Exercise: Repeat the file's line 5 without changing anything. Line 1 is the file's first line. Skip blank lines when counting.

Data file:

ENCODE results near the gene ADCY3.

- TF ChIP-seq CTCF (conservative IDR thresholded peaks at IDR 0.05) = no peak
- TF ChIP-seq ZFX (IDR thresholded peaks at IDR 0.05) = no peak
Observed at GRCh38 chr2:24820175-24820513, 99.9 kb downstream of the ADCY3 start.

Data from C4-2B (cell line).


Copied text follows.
Data from C4-2B (cell line).